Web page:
Once he had donned a pair of examination gloves, he began to move his paw over Ta's abdomen while his other worked to manipulate the various organs of the female reproductive system so they could be felt through the abdominal wall. He was surprised that he could already make out the distended uterus, and part of him swore that he could just make out the form of the fetus itself, but that was unlikely. From the feel of things, the pregnancy was already into the second trimester, at least the early part of it. If he was palpating the fetus in the amniotic sac, it was still very small.

"Probably just over two months," he mused internally, not quite wanting yet another ember of hope to take root inside himself. He was already nursing too many of those, and he knew the risks associated with his investment should they be snuffed out. "If it's already this far along, most of the genetic issues have already worked themselves out, one way or the other."

He had just finished the abdominal portion of the exam, when a knock at the door drew his attention away from the pair. Mina, quietly entered into the exam room and handed over the test results to Dave, the knowing look in her eyes telling him what he already knew.

Flipping through the results, he confirmed that the pregnancy test was positive, "Like I needed a test to tell me that," he thought with amusement after the results from the pelvic exam.

Not seeing any red lights in the remaining test results, he motioned for Ta to sit up as he pulled a stool over to sit in front of the pair.

The smile that he wore was just that little bit more genuine as he address the couple, "From the results of the test and my exam, I can confirm that you are pregnant." He could see their faces light up at the prospect, but he raised a paw in caution, "Based on what I felt, I'd estimate the pregnancy is just over two months along. Does this match with what Dr. Sane determined?"

Ta nodded her head, "He estimated about two and a half months based on his exam as well as the timing of my last heat," the sow looked over to her husband. "We were never ones to be too careful," she paused and looked towards her husband with a more serious expression on her face, "but we will be from now on."

Adam paled slightly under his mate's gaze, but squeezed her hoof slightly, in support if nothing else.

Dave had to shake his head at the display, but he cleared his throat to bring their attention back to him. "For now, Ta, I'd like to perform a transvaginal ultrasound to get a look at the fetus. From the external exam, I didn't feel anything untowards, but there may still be issues that can't been seen from the surface." He paused for a moment to once again allow his words to sink in, "If you're more comfortable with us performing a standard ultrasound, we can also go with that procedure, but the tranvaginal approach will give us a much better resolution to work with.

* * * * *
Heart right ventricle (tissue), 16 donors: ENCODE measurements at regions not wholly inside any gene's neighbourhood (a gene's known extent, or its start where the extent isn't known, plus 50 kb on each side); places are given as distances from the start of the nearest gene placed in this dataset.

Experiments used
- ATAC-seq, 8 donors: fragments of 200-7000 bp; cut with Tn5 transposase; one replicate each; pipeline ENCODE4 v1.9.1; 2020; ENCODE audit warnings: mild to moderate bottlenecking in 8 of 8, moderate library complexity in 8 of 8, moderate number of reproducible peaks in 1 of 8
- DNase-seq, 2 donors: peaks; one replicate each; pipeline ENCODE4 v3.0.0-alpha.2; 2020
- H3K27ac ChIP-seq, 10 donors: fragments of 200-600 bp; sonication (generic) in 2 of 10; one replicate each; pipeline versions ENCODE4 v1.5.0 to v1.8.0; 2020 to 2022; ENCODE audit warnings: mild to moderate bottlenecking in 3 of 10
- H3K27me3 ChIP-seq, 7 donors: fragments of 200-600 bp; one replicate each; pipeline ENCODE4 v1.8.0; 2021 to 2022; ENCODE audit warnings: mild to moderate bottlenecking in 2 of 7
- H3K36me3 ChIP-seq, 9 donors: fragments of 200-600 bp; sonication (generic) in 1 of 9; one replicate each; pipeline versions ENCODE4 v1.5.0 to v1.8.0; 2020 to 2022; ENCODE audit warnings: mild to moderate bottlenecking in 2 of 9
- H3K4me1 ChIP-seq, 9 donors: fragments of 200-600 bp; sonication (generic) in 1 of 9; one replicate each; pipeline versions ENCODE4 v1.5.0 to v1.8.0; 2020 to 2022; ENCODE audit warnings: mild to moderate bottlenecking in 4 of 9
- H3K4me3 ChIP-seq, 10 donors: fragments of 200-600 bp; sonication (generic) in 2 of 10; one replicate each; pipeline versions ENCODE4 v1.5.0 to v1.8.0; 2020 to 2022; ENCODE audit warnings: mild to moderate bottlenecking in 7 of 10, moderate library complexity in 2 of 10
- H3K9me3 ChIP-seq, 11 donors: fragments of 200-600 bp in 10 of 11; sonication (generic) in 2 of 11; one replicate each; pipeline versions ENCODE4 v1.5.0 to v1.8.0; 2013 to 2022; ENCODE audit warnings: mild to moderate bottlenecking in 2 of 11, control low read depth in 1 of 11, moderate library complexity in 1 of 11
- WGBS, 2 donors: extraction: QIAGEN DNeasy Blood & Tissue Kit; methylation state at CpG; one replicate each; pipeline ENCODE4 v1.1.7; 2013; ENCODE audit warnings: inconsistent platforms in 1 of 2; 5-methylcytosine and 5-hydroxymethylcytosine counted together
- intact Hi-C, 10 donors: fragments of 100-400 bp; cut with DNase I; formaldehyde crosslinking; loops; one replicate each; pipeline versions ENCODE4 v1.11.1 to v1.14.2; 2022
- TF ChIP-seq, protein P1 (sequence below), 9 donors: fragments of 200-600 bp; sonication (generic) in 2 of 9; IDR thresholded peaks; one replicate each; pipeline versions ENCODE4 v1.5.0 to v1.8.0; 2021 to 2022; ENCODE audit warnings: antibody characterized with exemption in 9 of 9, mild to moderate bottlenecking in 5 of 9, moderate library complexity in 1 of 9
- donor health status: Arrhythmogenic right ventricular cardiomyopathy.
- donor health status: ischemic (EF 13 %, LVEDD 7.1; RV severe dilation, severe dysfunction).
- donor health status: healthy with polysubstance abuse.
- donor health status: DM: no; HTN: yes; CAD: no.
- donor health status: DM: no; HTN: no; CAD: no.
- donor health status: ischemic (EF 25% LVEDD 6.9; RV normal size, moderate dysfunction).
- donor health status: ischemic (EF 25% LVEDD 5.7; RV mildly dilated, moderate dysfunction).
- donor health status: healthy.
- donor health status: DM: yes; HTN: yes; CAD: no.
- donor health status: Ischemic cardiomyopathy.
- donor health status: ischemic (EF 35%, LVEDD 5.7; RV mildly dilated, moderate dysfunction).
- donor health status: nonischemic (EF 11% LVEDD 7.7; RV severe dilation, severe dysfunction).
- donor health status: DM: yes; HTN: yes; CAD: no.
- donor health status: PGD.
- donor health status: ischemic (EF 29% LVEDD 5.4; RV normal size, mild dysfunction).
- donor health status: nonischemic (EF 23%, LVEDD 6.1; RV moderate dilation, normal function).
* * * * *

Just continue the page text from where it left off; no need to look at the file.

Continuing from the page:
"I'm fine with the transvaginal ultrasound, Doctor," she said, and surprisingly there was some humor in her voice. "You've already seen all that there is to see down there, so we may as well go for broke."

Dave and Adam laughed at the warthog's words, but Dave paused after a moment, and his expression became more serious, "Before we go on, I do need to caution you that there are still numerous hurdles in your path. You're both scientists, and you realize how wide a pairing you two represent. The fact that there are examples of hybrids between your two species is excellent news, but the total number is still vanishingly small in the grand scheme of things."

He saw some of the joy leach from their faces, but this was as much a part of the job and the examination itself; preparing these would-be parents for the awful possibility that their pregnancy was not viable. Steeling himself, and making sure his mask was in place he continued, "Based on the progress of the pregnancy, there is good deal of hope to rely on. Normally with broad hybrids, the embryos fail prior to implantation in the uterus, and the female doesn't even know she was pregnant." He motioned towards Ms. Trotter's abdomen with one paw, "By now, implantation has already occurred, and we're seeing no signs of any haemolytic incompatibility, which can be a concern in some pregnancies. You've made it past a lot of important checkpoints, but there is a long way to go before we can have you and your husband leave here with a new addition to the family." He stood, and motioned with his paw for the two to wait. "I'll go and grab the ultrasound tech, and we'll have some answers for you very soon."

As he made to leave the exam room, he stopped and snapped his digits, as he remembered something. Moving over to the supply cabinet, he retrieved two sterile swabs, and paced back over to the couple.

"While I'm here, I may as well get the cheek swabs for the genetic screening," he said, and was glad to see both mammals open their mouths in anticipation. "We already have the blood samples from both of you, but this will let us get started right away."

He mentally added to himself, "Thank the Spirits we can do the standard reference assembly and screening on these two. All our long read capacity is spoken for until we can figure out the Rey's situation."

Completing the buccal swabs, he exited the exam room and made his way to the nurse's station. Mina was at her usual post, organizing the patient's charts, but Dave was please to see Grant was also present. The rabbit was filling in some paperwork, but his long ears twitched in Dave's direction as he approached.

There was both amusement and curiosity in his eyes as he looked up towards the approaching wolf, and a wry smile appeared on his muzzle.